Craig's review argues that Haunted's ending comes too quickly and arbitrarily to be wholly satisfying, and I agree. I get the sense that Dupuy could have continued in this vein for some time, and indeed might have but for unseen practical reasons that forced him to close down the project peremptorily. A book like this needs lots of space to work its magic; it's something that sneaks up on you, so that 200 pages hardly seems like too much. Haunted is a deliberate patchwork; its logic is piecemeal, by which I mean accretive and gradual. On finishing it, I had a hard time characterizing what I had just read, and I could happily have read a lot more.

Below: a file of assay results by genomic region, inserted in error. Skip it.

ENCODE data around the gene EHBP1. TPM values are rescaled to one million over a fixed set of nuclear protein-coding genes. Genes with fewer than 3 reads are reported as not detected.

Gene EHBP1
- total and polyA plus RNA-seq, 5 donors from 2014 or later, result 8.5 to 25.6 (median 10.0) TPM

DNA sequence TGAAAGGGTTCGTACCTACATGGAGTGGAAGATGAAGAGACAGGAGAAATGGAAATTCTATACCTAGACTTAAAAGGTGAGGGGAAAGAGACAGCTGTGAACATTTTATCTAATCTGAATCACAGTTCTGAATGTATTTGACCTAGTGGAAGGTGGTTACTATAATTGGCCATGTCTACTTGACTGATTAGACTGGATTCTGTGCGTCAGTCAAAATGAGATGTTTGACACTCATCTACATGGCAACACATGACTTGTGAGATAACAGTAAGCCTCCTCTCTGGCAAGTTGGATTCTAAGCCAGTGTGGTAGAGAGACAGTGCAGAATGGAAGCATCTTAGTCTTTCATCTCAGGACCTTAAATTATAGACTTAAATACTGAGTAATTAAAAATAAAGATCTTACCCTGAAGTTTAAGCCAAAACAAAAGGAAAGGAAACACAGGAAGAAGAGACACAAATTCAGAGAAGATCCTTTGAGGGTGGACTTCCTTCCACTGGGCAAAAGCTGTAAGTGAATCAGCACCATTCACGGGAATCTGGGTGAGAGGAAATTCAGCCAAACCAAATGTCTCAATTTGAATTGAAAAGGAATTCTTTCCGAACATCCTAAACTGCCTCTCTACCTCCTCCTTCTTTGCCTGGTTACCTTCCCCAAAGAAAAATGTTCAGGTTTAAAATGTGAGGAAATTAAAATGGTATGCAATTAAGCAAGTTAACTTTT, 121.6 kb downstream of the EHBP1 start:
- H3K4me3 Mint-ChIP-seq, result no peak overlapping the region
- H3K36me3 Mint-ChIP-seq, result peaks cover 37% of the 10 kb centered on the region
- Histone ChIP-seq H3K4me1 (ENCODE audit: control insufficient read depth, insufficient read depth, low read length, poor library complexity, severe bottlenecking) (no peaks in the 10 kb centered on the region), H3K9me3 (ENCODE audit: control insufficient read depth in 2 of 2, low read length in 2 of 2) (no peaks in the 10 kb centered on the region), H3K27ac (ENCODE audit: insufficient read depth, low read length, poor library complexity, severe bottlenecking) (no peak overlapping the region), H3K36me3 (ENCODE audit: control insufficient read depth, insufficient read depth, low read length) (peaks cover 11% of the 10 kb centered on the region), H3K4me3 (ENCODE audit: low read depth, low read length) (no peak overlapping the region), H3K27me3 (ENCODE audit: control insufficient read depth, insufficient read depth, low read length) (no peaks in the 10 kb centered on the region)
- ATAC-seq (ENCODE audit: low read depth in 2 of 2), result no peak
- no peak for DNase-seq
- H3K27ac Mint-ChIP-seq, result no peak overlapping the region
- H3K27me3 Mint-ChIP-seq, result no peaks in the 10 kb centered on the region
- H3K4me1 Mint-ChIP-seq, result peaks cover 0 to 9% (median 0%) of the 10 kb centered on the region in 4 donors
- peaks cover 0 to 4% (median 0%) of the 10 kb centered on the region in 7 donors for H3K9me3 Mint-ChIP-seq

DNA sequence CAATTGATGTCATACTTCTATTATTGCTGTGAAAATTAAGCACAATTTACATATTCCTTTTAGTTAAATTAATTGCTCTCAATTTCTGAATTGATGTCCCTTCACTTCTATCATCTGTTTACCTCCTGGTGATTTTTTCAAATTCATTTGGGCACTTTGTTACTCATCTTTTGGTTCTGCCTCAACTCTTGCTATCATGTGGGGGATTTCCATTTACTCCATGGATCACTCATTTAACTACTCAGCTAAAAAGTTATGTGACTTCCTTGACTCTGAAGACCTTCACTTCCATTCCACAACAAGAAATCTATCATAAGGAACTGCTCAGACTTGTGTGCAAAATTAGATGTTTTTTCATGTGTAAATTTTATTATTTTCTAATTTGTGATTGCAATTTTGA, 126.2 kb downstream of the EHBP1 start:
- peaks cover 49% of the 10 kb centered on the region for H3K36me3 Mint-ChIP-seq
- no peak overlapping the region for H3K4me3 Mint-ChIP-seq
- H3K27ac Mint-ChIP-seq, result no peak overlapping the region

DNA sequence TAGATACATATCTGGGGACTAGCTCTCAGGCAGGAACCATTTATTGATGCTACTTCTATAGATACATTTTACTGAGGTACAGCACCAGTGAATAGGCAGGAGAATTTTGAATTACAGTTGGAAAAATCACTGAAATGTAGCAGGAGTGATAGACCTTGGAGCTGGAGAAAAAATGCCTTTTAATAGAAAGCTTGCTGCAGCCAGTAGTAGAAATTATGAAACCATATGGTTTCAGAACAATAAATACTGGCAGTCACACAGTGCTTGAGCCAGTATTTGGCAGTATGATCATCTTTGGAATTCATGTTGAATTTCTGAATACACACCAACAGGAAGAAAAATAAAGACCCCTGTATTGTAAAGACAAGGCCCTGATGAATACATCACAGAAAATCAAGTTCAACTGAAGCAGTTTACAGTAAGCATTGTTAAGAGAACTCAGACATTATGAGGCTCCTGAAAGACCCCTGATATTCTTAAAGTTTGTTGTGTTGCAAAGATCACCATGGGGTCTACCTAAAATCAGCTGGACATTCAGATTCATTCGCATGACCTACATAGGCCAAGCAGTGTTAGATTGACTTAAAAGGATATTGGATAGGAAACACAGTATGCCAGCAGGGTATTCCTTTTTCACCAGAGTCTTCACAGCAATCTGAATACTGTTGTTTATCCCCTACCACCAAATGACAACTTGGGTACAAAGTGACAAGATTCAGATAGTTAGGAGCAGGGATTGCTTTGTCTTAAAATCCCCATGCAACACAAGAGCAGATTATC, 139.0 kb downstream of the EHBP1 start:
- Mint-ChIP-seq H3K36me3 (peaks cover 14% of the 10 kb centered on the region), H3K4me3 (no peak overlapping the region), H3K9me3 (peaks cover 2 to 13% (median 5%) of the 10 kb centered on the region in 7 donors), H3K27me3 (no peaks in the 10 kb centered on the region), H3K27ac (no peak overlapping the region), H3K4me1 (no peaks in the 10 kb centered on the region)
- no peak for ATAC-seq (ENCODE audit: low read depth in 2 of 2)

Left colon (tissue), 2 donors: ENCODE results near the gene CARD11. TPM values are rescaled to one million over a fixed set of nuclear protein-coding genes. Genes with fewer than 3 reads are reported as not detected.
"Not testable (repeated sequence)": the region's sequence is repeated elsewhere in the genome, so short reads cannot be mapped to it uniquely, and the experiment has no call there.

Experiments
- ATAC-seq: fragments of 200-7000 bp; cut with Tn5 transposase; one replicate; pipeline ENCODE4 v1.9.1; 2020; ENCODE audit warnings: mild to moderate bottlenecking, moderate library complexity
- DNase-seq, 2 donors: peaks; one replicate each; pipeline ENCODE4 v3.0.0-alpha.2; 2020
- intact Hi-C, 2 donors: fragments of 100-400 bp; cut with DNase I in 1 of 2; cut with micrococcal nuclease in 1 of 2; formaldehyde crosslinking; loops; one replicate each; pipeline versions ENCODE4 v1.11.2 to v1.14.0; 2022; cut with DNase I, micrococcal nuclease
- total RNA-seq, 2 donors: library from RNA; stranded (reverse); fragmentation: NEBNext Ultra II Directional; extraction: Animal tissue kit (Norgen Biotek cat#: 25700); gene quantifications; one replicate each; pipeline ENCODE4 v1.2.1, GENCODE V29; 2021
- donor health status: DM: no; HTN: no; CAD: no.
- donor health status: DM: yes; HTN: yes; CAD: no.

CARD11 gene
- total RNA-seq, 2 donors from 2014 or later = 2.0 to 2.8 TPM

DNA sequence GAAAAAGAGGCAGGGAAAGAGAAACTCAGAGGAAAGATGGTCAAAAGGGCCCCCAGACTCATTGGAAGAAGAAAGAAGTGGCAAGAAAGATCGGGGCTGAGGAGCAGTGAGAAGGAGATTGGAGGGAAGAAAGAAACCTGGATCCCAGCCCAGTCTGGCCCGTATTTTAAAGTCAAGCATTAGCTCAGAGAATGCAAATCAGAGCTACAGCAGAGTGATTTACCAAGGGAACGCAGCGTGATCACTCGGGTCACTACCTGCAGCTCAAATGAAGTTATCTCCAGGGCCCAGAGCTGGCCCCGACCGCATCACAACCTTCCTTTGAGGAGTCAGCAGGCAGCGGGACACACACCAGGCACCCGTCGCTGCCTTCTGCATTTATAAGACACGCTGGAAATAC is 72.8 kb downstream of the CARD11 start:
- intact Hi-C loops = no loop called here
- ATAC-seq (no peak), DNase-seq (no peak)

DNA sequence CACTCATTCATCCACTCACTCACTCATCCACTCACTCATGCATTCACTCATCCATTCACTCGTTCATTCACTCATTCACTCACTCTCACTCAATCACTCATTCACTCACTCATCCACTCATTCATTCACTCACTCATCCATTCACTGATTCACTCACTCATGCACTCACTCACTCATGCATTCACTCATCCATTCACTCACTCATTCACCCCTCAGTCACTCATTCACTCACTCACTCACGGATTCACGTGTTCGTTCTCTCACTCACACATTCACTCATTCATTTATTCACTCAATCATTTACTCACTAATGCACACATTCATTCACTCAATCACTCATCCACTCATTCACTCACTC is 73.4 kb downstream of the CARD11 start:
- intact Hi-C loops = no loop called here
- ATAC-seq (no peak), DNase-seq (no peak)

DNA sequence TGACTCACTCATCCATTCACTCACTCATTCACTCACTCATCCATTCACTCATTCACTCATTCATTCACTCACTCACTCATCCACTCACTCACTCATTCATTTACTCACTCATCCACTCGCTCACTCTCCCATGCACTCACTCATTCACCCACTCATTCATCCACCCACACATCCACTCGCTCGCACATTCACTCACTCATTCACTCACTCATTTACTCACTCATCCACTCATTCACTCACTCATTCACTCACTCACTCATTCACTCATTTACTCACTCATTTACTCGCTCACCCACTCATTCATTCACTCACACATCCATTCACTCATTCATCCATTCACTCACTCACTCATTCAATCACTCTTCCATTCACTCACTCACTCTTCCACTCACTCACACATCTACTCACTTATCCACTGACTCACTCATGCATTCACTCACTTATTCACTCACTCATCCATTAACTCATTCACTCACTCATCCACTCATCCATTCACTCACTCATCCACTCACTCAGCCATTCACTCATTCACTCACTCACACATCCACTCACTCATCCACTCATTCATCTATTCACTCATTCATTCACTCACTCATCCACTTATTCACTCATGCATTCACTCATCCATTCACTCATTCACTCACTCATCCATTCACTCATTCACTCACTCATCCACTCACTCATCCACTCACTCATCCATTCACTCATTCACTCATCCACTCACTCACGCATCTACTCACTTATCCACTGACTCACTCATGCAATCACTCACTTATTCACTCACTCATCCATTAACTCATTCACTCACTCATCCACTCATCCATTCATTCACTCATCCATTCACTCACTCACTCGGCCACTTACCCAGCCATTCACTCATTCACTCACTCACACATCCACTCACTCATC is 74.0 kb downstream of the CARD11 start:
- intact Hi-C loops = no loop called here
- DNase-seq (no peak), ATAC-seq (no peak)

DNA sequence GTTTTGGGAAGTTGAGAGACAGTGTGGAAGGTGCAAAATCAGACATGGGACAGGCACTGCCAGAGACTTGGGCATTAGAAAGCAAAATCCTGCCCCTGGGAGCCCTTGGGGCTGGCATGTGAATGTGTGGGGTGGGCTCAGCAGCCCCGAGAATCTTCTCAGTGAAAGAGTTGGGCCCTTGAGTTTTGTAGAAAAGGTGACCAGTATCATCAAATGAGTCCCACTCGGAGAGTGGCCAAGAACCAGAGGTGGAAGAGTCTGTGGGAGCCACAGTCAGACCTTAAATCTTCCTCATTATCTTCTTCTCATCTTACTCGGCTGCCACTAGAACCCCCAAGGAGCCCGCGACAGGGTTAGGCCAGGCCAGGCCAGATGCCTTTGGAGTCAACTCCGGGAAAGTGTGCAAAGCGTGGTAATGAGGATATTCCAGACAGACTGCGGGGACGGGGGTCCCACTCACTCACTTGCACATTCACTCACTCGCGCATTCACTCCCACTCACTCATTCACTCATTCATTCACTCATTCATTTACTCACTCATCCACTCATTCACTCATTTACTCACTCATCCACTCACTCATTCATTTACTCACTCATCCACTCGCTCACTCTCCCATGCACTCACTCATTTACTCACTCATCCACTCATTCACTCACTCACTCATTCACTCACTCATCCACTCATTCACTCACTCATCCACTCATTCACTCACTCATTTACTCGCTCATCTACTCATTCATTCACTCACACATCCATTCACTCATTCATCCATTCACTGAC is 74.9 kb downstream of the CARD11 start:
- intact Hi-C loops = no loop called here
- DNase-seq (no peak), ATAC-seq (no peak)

The key word here is happily.
I like the book very much. I didn't have any problem with its thematic focus (what Craig calls its solipsism, its obsessing over the artist's fears), nor with its dreamlike, allegorical approach, its lack of biographical or historical particulars, or its asking price. I do agree that the book comes too suddenly to an arbitrary, skidding, end, but I'm still impressed, delighted in fact, with what it accomplishes in its 204 pages. Haunted adds up to something subtle but, for my money, beguiling.